It is safe to say the internet has increasingly challenged the importance of books in the 21st century. This is because the internet now provides information that was previously the preserve of books at a much faster rate and in quicker summary. So for many Zimbabweans it appears that there is no more flocking to the libraries or long queues to purchase a bestseller but rather at the click of a button all the information concerning a topic, an individual and even scholars to accompany any theory are made available.
This has been lauded as a good thing. Particularly because it allows for greater access to information through internet. But there is another side to it. The internet however good it may be, has also caused a massive disruption in the culture of reading. Because information is readily available on the net, reading habits for educational, social and entertainment purposes have changed dramatically. It all requires little or no effort from the scholar or researcher . Furthermore, while the internet has devised a new efficient way of online sales where people can buy and sell without crossing any borders let alone their outside door, it has made the traditional book less valuable.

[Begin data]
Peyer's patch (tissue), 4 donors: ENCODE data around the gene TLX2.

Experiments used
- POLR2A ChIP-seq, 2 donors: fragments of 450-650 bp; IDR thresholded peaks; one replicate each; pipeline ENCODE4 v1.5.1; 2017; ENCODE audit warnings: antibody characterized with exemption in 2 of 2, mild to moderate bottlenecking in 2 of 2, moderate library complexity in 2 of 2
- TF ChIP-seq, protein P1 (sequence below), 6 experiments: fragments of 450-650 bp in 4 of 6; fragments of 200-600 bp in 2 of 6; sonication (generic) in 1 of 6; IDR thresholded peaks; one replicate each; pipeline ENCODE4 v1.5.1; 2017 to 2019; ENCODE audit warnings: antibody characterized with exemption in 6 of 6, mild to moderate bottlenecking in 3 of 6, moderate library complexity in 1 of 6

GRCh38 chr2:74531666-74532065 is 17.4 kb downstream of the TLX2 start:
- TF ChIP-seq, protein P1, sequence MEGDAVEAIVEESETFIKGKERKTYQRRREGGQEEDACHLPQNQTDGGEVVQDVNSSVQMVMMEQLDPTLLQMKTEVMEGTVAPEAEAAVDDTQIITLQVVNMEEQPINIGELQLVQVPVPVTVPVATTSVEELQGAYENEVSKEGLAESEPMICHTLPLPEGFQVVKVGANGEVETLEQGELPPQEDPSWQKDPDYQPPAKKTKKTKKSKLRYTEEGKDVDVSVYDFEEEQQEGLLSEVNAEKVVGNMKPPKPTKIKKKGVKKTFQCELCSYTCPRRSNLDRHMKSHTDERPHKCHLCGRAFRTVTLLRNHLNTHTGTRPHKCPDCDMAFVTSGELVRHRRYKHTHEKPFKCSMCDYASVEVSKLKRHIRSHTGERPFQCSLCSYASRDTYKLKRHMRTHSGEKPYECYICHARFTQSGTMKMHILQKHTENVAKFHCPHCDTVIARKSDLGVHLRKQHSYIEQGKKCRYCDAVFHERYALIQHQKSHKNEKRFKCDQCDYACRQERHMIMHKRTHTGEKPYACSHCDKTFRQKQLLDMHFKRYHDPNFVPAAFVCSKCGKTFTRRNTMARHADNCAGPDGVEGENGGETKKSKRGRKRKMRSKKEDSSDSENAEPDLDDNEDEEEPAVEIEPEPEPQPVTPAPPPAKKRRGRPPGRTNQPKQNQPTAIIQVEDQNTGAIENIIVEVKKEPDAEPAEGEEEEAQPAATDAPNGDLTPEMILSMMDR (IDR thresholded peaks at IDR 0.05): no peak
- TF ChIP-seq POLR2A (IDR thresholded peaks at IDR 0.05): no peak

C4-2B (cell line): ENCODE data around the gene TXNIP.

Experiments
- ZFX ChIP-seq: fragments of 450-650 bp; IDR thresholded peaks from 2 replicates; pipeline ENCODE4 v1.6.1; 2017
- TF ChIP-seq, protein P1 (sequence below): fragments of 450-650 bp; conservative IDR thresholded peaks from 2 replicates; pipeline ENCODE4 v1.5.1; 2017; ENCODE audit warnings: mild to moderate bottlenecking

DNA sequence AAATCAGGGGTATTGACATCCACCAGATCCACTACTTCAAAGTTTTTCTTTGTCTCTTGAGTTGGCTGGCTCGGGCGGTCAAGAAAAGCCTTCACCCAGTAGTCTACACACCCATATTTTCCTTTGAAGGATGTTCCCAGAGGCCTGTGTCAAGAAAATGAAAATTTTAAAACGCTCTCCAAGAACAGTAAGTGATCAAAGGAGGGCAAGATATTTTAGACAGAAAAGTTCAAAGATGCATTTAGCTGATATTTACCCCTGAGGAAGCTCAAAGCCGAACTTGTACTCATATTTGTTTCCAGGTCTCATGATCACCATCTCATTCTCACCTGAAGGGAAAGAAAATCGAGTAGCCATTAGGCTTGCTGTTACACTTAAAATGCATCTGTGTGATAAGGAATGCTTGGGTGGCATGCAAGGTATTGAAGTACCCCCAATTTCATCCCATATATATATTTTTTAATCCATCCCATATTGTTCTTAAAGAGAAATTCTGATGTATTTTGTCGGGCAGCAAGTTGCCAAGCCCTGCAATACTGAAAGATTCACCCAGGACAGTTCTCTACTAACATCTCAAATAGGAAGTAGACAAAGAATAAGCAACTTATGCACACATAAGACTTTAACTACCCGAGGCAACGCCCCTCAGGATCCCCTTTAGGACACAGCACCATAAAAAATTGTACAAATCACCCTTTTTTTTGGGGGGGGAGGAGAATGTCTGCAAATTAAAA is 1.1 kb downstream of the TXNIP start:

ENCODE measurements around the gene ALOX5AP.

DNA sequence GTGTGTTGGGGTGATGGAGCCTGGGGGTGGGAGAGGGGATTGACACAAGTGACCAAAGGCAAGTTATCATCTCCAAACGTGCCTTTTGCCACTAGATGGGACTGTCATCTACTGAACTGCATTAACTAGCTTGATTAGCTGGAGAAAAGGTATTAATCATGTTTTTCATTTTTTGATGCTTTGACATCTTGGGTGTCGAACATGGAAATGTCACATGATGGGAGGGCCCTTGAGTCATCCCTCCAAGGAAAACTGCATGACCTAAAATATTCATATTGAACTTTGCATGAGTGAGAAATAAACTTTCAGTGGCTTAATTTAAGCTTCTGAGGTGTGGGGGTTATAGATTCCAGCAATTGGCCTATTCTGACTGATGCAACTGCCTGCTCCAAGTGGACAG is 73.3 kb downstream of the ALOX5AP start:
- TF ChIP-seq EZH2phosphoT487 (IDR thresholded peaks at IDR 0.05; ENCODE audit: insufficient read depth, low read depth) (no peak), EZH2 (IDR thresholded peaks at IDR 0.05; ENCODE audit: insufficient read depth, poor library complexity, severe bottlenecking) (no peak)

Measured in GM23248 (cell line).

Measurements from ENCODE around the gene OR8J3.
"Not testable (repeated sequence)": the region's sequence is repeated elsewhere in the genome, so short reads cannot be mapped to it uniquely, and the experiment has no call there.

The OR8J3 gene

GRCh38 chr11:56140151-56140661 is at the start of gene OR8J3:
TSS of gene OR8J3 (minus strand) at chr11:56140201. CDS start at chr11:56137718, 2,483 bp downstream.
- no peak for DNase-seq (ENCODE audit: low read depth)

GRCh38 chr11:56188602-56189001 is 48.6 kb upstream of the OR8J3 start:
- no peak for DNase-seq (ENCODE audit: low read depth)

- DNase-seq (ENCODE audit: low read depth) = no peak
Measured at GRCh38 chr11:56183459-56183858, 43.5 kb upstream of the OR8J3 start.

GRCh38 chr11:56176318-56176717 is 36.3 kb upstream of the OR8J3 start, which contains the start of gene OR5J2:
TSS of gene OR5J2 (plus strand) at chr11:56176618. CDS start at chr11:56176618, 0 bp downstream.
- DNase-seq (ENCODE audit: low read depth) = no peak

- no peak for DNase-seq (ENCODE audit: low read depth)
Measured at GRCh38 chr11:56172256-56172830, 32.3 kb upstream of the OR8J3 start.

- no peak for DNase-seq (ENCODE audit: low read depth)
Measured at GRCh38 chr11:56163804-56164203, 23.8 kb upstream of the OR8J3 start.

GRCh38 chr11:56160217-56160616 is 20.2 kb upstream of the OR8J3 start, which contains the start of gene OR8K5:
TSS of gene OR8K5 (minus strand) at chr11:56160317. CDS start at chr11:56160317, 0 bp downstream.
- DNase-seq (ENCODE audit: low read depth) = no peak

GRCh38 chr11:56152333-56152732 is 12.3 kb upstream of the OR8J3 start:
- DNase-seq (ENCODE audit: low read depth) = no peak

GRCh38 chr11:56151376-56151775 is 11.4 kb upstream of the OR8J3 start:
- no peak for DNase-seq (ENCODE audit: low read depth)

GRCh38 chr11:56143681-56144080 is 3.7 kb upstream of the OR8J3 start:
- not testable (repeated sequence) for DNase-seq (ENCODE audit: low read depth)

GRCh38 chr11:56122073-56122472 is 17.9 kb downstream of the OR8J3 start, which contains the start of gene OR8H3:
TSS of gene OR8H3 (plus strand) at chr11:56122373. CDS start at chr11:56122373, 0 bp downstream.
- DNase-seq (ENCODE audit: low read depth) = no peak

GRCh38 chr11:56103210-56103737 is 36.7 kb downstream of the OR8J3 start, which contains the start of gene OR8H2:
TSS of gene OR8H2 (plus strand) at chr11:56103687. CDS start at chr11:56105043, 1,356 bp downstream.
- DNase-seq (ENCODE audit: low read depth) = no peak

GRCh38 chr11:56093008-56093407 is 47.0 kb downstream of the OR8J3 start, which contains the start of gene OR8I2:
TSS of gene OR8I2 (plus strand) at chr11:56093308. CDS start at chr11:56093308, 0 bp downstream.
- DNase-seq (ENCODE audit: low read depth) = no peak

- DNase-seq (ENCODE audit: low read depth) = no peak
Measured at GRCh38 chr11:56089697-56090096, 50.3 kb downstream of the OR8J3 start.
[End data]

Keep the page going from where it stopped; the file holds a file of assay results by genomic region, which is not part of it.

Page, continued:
Hence the children of today no longer know the value of books, journal and diaries which in past year were valued heirlooms (hand-me-downs) between generations. Books were and are probably still timeless, as the information was preserved for decades. According to a few street side booksellers in Harare, demand for books is almost non-existent these days and as a result book sales are very low.
A Harare City librarian, who requested anonymity, similarly points out that borrowers and readers of books have decreased significantly. This in turn has caused them to reduce the number of new books that they purchase as well as the fee charged to read and borrow books. The internet has converted novels into online reads, newspapers into blogs. Not even the intimacy of a physical love letter has been spared. Email and chats have become the new medium of expressions of love and affection.
Zimbabwean bookshops ,paper companies and even traditional writers have been pushed into bankruptcy as the print industry becomes less profitable. As it is, perhaps the internet may be more efficient but it has made reading less of a long term pastime. It has not spared the education curriculum nor will it spare the traditional literature book. Nothing is written down these days..ever.